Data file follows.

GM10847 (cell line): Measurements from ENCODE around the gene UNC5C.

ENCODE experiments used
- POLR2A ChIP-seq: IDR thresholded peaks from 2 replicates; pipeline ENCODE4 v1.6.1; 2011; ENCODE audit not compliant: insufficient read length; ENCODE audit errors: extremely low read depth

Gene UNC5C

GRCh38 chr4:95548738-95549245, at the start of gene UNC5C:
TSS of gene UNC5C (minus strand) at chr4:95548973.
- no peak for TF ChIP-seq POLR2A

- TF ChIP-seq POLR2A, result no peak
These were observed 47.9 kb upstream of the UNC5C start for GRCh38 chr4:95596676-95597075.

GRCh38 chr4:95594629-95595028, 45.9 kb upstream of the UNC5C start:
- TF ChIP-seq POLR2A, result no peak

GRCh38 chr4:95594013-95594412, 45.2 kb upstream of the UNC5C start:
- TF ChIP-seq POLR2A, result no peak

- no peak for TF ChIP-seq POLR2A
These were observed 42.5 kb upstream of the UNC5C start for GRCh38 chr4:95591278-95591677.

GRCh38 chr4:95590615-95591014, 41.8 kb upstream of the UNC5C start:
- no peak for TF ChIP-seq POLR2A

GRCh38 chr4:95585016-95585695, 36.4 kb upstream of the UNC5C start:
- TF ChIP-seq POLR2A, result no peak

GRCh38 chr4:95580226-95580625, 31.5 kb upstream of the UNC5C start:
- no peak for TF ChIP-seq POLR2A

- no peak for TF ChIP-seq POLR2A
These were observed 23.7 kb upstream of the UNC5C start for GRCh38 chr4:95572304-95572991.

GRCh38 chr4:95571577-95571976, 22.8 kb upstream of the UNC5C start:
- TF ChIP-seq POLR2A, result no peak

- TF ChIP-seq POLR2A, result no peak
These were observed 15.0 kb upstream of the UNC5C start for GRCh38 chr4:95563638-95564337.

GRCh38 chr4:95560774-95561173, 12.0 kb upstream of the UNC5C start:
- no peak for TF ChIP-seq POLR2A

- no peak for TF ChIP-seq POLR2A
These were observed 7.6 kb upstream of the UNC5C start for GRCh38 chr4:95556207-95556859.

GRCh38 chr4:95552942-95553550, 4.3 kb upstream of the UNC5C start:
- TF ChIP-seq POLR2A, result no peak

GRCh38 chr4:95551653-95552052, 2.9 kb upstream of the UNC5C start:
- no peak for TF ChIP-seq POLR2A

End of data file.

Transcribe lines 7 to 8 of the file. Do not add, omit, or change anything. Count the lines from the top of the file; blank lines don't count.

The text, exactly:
- no peak for TF ChIP-seq POLR2A

- TF ChIP-seq POLR2A, result no peak